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aut_awareness_monthAutism is the fastest growing developmental disorder in the U.S. It is having a major impact on society, including child care, education, and teens and young adults in transition seeking employment. This is the third in a series of posts that will appear on this blog about this important topic.

By Chris Simler & James Emmett  

     As if raising any foster child isn’t difficult enough, some parents, fortunately, are willing to take in or adopt children with special needs, such as autism. Autism is a complex disorder that affects the development of social and communication skills. It appears in early childhood, although it is sometimes diagnosed much later. At Integrated Behavioral Systems (www.integratedbehavioralsystems.com), we have developed a model to help understand and support children with autism. We call it the “Three S’s.” They are:

1)      Structure;

2)      Social Communication; and

3)      Sensory Integration.

  When effectively put into practice, the three S’s translate into positive behavior. This article examines this key behavioral model.

1) Structure

     Many children with autism thrive on structure and need this consistency to be successful. Conversely, when there is downtime, youth with autism have difficulty knowing what to do. As a result, we recommend that foster families implement as much structure in the home as possible. Since most children with autism are visual learners, a visual/object schedule should be used along with a written, daily routine to reduce the amount of downtime. Each activity should have a picture or word to coincide with it.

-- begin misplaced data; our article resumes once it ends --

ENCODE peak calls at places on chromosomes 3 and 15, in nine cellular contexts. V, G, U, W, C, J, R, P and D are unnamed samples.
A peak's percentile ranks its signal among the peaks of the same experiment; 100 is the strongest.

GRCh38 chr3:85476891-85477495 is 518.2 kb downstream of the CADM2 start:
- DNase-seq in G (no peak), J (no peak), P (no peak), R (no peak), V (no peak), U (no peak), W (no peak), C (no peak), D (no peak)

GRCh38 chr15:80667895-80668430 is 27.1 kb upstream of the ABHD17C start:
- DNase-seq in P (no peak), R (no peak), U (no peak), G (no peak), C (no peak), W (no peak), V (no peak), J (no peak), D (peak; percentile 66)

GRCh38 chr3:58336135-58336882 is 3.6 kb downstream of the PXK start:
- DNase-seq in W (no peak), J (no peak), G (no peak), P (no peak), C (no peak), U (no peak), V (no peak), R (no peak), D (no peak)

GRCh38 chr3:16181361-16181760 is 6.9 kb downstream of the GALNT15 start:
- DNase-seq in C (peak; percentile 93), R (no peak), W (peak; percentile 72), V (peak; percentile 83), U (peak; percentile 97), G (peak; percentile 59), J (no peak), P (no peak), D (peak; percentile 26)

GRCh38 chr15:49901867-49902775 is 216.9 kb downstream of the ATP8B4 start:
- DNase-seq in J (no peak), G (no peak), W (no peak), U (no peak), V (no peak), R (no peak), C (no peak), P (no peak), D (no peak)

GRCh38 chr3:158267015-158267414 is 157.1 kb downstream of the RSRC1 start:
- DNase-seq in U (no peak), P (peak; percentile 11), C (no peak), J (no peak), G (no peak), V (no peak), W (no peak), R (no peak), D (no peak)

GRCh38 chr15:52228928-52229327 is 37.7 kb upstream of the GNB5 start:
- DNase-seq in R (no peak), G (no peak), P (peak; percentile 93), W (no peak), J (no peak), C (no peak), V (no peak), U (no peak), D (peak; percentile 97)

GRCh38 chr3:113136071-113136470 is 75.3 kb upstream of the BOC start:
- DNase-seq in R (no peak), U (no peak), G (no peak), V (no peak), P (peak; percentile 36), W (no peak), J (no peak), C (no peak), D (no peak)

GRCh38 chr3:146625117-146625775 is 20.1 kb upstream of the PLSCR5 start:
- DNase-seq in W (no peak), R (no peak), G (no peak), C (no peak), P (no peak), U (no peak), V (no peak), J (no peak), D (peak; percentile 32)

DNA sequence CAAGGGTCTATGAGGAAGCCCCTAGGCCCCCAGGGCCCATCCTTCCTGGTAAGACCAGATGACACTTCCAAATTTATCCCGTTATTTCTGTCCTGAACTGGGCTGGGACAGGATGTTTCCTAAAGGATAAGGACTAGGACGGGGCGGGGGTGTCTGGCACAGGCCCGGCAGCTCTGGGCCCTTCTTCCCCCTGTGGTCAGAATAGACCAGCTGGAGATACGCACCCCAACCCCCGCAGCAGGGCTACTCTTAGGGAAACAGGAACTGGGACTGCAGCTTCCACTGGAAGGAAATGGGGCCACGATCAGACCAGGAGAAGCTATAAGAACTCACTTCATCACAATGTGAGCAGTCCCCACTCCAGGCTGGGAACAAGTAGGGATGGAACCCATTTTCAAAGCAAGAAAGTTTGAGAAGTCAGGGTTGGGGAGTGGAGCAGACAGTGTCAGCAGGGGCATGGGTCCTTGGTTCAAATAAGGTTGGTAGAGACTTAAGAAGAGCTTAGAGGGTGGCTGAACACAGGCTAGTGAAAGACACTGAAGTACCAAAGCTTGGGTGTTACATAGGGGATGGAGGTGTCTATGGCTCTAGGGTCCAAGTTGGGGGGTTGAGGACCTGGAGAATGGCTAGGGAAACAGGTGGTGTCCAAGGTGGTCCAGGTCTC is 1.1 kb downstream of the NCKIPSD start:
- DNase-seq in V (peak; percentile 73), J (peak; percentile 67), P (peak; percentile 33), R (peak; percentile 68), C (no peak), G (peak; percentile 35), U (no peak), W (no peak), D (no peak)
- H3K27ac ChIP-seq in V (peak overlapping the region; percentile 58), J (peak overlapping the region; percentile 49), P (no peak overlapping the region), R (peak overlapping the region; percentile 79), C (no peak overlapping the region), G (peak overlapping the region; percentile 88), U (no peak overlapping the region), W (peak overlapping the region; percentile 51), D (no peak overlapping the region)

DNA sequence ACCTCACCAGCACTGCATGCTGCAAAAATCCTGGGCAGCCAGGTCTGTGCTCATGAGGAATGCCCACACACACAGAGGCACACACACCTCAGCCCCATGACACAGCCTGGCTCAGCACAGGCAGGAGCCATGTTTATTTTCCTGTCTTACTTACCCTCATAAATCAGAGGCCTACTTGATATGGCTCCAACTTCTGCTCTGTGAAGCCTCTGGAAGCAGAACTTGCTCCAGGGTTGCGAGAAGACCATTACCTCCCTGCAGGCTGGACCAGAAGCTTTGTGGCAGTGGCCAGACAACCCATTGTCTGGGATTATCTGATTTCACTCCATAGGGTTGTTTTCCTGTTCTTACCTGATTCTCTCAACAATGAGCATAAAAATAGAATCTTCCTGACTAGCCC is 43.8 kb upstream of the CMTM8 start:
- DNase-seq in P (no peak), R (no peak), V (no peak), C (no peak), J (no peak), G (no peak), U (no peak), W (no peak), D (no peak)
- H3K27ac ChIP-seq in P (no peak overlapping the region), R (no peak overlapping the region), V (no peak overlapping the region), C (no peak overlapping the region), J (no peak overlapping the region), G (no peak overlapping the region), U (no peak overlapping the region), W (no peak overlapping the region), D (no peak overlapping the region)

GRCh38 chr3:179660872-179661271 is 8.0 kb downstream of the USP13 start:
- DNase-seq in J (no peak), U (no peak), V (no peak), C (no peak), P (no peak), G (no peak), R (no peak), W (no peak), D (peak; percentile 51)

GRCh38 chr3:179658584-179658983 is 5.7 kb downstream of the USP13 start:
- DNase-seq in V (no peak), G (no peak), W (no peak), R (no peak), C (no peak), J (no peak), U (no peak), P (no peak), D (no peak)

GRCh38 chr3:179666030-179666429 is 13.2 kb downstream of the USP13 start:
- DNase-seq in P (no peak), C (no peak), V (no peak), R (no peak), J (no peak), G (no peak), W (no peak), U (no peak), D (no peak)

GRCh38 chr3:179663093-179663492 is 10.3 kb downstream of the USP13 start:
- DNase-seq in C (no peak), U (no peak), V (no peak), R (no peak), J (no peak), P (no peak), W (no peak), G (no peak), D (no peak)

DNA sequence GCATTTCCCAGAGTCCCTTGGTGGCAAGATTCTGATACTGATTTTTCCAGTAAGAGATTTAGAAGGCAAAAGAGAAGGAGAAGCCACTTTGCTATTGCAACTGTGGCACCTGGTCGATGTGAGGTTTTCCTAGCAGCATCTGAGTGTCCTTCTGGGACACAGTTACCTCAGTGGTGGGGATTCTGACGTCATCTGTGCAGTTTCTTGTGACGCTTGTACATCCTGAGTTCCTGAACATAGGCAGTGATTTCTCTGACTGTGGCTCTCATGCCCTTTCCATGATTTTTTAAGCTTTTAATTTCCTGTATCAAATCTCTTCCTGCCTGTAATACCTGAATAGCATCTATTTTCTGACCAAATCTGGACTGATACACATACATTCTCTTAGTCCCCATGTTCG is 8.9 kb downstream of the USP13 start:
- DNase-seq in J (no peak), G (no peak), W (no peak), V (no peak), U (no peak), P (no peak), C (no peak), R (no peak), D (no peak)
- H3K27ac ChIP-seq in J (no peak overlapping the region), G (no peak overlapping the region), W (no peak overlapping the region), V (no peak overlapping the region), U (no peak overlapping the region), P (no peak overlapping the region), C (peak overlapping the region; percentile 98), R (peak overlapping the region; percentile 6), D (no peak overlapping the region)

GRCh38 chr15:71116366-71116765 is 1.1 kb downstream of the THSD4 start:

2) Social Communication

     The three ways an individual with autism can best speak up (i.e. advocate) for himself/herself in any situation is to: Ask for help; Say, “I don’t understand”; and “Request a break.”

3) Sensory Integration

     Many youth with autism experience Sensory Integration Disorder. This means that the person’s central nervous system is unable to effectively acclimate itself to daily environmental stimulation. However, learning is directly affected by an individual’s ability to take in, sort, and integrate sensory information. As a result, a child with sensory problems becomes over-stimulated, unfocused, and unable to perform the desired task.

 This blog post serves as a primer to the training on this topic that Chris and James wrote for the “Foster Care Support Network” (FCSN). For more information about FCSN training for foster parents, check out the Impact Facebook link at the right-hand side of this page, and/or visit the ‘Foster Care Training” tab at www.impact-publications.com

Christopher Simler is the Chief Executive Officer and Autism Consultant for Integrated Behavioral Systems, Inc. He is trained as an Applied Behavioral Scientist in the field of autism. James Emmett is a Disability Consultant and Chief Operating Officer of Integrated Behavioral Systems. James is an individual with a disability and a parent of two daughters with disabilities. For more information, contact Chris at christoble@sbcglobal.net or James at emmettx4@aol.com.